It wasn’t that long ago that Manchester United manager David Moyes was bemoaning his side’s inability to defend set pieces.
He was similarly distraught when Cardiff City nicked a late equaliser from a free-kick in late November.
But last month against West Ham the Red Devils suddenly displayed some competence in this area and when they went up against Bayern Munich on Tuesday it proved to be their saving grace.
Defending Set Pieces
Bayern won six corners at Old Trafford in the first leg of their Champions League quarterfinal against United. And from none of them did they create a meaningful attempt at goal.
Perhaps Moyes’ frustration had boiled over in the form of helpful instruction, because on this night his players not only acquitted themselves nicely on corners and free kicks—they thrived on them.
It was a situation they first faced in the 13th minute, when Arjen Robben won a corner off Nemanja Vidic.
As Toni Kroos prepared to make his delivery his teammates were being conscientiously eyed up by their Premier League opponents, who had positioned themselves to both watch the players they were defending and, crucially, see the ball as it was floated in.
Their close marking prevented the sort of run-ups that would later burn the Bavarian giants, and Danny Welbeck was also left in more advanced space—an important tweak from previous corner-kick setups under Moyes.
Attacking Set Pieces
At the opposite end of the pitch, United took their chance from a set-piece situation when it came.
With only three players inside the 18-yard box—two of them occupying four Bayern defenders—Vidic was able to make the sort of run he had helped prevent earlier.
Peeling off Philipp Lahm, the Serbia defender raced into the goalmouth, where Phil Jones was busily holding off the two opponents who had mysteriously converged on him.
By mid-run he was completely unmarked, although his headed effort still required expert technique to beat goalkeeper Manuel Neuer to the far corner.
For a side that so prides itself on technical elements such as passing, movement and conversion, Bayern’s defense of Wayne Rooney’s corner-kick was shocking and no doubt it’s something they’ll be looking to work on between now and next week’s return fixture at the Allianz Arena.
Defending in Concert
In endeavouring to sustain pressure with two banks of defense and the timely, concentrated use of brief pressure when stepping forward from their lines, United’s setup in their own third of the park looked similar to that employed by Roberto Di Matteo when his Chelsea side eliminated current Bayern manager Pep Guardiola’s Barcelona outfit back in 2012.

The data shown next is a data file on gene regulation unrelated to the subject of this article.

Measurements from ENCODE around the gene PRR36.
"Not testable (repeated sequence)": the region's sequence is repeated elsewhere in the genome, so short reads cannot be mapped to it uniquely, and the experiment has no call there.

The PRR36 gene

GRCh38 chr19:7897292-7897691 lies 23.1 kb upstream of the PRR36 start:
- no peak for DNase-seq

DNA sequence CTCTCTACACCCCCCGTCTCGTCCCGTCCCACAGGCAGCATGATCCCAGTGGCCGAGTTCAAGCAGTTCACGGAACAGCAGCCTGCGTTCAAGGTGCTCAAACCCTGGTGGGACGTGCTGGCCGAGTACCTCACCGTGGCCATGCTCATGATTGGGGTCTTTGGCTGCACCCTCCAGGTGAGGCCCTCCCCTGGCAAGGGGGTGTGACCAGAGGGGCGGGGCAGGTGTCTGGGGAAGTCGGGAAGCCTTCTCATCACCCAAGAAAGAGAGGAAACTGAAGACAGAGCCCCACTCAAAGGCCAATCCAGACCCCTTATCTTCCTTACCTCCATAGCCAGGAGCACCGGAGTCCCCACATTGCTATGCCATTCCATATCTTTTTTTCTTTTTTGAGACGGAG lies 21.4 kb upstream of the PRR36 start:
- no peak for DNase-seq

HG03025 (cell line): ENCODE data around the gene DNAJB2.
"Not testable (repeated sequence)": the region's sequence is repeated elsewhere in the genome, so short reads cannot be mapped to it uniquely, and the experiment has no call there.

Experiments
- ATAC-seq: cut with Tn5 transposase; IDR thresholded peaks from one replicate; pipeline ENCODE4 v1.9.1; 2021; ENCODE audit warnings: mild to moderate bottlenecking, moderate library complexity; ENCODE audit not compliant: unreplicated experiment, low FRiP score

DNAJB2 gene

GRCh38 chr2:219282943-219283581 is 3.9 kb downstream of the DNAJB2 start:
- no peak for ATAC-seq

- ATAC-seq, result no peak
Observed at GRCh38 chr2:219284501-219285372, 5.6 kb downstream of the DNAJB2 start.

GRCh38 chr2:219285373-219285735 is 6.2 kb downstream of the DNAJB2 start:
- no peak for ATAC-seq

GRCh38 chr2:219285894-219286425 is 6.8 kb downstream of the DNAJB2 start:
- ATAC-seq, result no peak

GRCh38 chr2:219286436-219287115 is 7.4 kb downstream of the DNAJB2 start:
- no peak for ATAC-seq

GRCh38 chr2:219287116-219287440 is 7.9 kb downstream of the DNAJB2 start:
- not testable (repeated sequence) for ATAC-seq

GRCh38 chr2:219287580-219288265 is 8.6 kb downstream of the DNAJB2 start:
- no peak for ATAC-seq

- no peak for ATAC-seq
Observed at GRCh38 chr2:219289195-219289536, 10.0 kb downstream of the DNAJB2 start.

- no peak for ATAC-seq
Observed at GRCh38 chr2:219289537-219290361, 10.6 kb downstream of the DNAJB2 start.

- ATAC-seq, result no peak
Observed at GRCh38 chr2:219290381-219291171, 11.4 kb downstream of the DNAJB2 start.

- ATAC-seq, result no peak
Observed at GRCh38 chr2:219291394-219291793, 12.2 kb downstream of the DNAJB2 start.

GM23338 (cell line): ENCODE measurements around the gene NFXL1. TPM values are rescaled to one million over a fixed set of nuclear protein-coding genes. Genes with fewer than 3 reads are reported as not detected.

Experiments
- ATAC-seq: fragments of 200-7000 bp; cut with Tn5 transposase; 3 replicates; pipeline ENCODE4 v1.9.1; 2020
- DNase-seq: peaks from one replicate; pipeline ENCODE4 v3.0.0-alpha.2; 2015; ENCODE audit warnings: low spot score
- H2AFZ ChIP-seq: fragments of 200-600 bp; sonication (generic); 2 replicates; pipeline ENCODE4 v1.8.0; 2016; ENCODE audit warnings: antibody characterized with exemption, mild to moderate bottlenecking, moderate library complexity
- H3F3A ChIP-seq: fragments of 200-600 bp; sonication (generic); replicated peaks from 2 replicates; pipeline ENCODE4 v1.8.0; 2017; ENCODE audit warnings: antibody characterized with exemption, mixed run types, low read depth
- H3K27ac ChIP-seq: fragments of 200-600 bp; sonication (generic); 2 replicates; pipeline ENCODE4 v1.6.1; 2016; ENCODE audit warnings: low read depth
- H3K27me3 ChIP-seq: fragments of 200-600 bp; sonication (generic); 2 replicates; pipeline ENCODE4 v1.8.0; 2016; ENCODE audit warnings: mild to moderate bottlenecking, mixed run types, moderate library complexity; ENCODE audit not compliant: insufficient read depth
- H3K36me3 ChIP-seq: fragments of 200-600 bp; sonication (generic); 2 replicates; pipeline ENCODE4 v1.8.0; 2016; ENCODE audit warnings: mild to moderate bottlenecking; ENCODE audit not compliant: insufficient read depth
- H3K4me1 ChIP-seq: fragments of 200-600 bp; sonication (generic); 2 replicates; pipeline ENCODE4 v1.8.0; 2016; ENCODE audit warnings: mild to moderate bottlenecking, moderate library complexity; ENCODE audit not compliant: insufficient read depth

From the get-go it was clear the Bundesliga champions would be enjoying well near three-quarters of possession and to combat it, United arranged themselves like one big sponge in front of goal.
The game-plan: to soak up pressure before wringing it out on the counter-attack.
In accomplishing it, Moyes’ men delivered a highly-attentive display of defensive fundamentals.
Concentrating on defense of the target alone, United conceded those spaces and channels that didn’t represent a direct route to goal (they defended the goal—not the outside areas).
They also managed to keep Bayern’s buildup play in front of them through much of the encounter, and they left enough space between themselves and their opponents so as to prevent the sort of breakthroughs Robben and Franck Ribery are famous for.
Finally, they cleared the ball quickly and indiscriminately whenever it was loose in front of goalkeeper David De Gea and in doing so they avoided the sort of careless mistakes that often lead to penalties.
It’s an approach that worked to perfection until Mario Mandzukic was introduced as a target-man for the Bayern attack, and it also helped spring Welbeck for a chance that should have resulted in a goal.
Marouane Fellaini—much maligned for his performance—was one of two United players who came occasionally out of the first bank of defense to put his body in the way of a passing triangle. Rooney was the other and in the 40th minute the England man was able to release Welbeck, who shook off Javi Martinez before scuffing his final effort in front of Neuer.
It’s a strategy the hosts put to more frequent use after the restart, which is largely why United found themselves in slightly more possession in the second half.